William J. Kelly, for appellants. E. H. Taft and T. M. Taft, for appellee. Before WALLACE, LACOMBE, and SHIPMAN, Circuit Judges. WALLACE, Circuit Judge. We agree substantially with the opinion of the district judge in regard to the facts of the collision out of which this suit arises. The appellant's ferryboat, the Garden City, had nearly overtaken the tug "Walker, and was about to pass her on her pact side, upon a course not more than one hundred feet away from her, when the tug, as she emerged from the eddy into the flood tide at Corlear's Hook, lost control of her movements, and was swept by the strong current against the starboard side of the Garden City. That the tug was improperly navigated is clear. In rounding the Hook on such a course as the tug took, when there is a flood tide, a strong cross current is encountered as\loon as a vessel passes out of the eddy into the true tide, which
LONG ISLAXD R. CO. V. KILUEN.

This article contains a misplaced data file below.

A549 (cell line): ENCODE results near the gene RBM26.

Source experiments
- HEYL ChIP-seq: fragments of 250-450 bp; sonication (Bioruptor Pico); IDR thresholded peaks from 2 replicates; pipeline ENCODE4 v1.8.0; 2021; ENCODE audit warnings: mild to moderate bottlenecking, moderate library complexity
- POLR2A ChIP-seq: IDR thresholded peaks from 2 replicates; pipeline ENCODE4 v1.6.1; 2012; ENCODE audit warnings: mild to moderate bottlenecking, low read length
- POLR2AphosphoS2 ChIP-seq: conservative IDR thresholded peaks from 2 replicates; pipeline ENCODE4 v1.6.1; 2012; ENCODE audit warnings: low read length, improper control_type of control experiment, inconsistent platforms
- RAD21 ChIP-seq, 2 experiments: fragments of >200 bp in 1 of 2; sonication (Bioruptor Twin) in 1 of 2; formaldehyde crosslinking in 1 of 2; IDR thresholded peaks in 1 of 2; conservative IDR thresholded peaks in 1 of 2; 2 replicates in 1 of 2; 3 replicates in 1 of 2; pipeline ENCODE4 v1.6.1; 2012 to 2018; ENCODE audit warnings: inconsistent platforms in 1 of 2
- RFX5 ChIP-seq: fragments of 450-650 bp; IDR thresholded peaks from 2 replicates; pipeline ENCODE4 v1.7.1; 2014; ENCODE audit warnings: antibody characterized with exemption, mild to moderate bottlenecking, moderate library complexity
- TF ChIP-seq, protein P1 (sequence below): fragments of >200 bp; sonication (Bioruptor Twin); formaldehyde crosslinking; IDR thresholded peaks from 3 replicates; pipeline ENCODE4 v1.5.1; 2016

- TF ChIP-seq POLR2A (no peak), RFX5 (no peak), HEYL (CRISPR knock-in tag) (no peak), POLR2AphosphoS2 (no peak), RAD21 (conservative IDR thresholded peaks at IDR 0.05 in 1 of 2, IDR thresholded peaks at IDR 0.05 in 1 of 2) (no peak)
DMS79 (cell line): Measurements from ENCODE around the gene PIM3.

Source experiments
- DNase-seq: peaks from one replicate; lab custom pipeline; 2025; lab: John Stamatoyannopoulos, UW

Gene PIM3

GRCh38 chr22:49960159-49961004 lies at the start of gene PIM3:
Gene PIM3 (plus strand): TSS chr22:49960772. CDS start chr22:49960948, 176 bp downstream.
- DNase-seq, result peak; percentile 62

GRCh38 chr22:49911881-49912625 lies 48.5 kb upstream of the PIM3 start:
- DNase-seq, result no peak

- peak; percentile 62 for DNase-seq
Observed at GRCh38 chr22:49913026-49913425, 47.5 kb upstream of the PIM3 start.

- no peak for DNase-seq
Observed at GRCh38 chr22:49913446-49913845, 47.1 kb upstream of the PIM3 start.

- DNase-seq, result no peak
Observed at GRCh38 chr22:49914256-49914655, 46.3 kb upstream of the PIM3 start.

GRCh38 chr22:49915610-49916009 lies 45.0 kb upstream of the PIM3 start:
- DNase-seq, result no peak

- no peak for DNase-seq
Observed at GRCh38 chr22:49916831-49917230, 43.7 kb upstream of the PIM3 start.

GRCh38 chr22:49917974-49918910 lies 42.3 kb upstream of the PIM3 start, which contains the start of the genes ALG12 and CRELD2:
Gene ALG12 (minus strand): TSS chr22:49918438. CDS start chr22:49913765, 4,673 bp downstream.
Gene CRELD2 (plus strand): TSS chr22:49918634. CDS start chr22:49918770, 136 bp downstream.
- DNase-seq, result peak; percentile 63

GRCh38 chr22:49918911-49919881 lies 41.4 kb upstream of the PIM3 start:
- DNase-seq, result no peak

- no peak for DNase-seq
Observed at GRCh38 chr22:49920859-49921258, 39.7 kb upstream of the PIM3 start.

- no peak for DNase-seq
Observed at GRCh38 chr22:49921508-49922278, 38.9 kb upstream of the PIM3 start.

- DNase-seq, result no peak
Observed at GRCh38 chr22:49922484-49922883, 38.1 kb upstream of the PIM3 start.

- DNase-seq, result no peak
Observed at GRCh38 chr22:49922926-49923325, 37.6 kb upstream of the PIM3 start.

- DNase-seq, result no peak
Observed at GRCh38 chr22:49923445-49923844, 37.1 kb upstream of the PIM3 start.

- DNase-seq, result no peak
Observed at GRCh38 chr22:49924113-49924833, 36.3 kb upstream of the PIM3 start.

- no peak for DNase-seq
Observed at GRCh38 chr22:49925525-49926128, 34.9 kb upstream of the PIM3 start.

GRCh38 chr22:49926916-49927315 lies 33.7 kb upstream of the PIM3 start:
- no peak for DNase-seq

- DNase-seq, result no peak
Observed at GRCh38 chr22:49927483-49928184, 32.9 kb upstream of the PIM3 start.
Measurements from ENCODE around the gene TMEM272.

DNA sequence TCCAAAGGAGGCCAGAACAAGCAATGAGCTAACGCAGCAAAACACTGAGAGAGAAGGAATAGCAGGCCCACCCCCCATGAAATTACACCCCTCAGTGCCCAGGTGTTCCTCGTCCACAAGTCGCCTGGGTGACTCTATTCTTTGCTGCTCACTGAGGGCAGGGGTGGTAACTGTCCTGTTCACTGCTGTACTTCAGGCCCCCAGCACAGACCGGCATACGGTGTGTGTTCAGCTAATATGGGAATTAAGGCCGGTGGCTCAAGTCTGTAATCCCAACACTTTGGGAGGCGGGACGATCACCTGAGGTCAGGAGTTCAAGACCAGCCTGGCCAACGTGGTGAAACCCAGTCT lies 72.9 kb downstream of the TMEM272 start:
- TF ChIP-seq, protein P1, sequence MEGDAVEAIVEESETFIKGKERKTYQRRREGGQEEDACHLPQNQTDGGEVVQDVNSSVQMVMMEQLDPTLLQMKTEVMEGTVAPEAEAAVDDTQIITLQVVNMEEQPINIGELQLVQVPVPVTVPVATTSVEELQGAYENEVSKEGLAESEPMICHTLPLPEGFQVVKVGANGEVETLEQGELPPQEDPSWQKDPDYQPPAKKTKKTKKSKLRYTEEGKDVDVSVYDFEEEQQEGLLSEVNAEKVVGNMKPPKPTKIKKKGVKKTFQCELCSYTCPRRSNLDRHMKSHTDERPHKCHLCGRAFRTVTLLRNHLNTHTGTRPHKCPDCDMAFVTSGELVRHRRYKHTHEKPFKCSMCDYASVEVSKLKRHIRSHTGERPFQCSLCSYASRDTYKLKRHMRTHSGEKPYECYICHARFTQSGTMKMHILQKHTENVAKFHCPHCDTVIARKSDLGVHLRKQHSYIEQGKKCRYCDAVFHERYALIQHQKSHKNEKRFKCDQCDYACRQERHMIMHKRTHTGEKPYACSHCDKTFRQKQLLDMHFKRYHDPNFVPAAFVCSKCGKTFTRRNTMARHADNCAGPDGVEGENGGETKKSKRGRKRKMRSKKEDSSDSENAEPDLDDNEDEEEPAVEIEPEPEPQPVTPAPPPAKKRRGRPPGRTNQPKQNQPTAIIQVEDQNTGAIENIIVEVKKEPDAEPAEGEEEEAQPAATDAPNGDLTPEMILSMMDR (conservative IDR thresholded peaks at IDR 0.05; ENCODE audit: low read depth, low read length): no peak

will sheer the vessel to port. The tendency to such a sheer Is 1:0 be anticipated, and is usually neutralized by keeping the vessel sufficiently under a port wheel. The tug on the occasion in tion was temporarily in charge of an wheelsman; and either because he neglected to port his wheel in due seaSon, or to do so sufficiently, she took a rank sheer, and he lost command of her movements. We fully agree with the district judge that the tug was in fault for the collision. We are unable, however, to agree with his conclusion that the ferryboat was also in fault. The master of the Garden City was at the wheel of his vessel, as was also a wheelsman. They were watching the movements of the tug. There was ample room to enable the Garden City to pass the tug safely on her port side, no vessels were approaching to embarrass her in the effort to do so, and there was no conceivable reason why her master should attempt to direct the course of his vessel dangerously near to that of the tug. The sheer of the tug was observed, and, as soon as the master and wheelsman of the Garden City saw that there was danger of collision, they reversed her engines and starboarded her wheeL Doubtless the Garden City was not beiug navigated as near as possible in the center of the river, as the terms of the state statute, applicable to the East river, required; but this, as we have frequently had occasion to decide,should not condemn her for the consequences of a collision, which, notwithstanding her presence there, would not have occurred if' the other vessel had exercised ordinary care to avoid it. 'Only such vessels can invoke the violation of the statute as an actionable fault as have been prejudiced by it, either because their own movements have been embarrassed by the presence of the offending vessel, or because they have omitted to take some precaution in ignorance of her presence, which they might otherwise have avoided danger by adopting. As an' overtaking vessel, it was the duty of the Garden City to keep out of the way of the tug; and in this behalf it was incumbent upon her, when shaping her course to pass the tug, to allow a sufficient margin for safety, taking into consideration all the incidents of the situation; among them, the tendency of the cross current to deflect the course of the tug. The master of the Garden City was an experienced navigator. His vessel was on one of her regular trips, over a route which he had pursued for 27 years. He was perfectly fa· ,miliar with the tides and currents around the Hook. Intrusted, with the responsible command of a ferryboat, he had every incentive to beprudent. His vessel could gain no advantage by hugging the shore or crowding upon the course of the tug. He undoubtedly imew what ,reasonable allowance ought to be made for the influence (If the cross current upon the course of the tug, and the dictates of <lrdinary prudence enjoined upon him the necessity of making such ,allowance. He deliberately chose a course which in his judg;ment at the time was 8uffieiently ontside the tug's course to be a saie and prudent one. We think his judgment, formed under such circumstances, was not a rash one, or one which Sh01l1d be pronounced erroneous merely because subsequent events have shown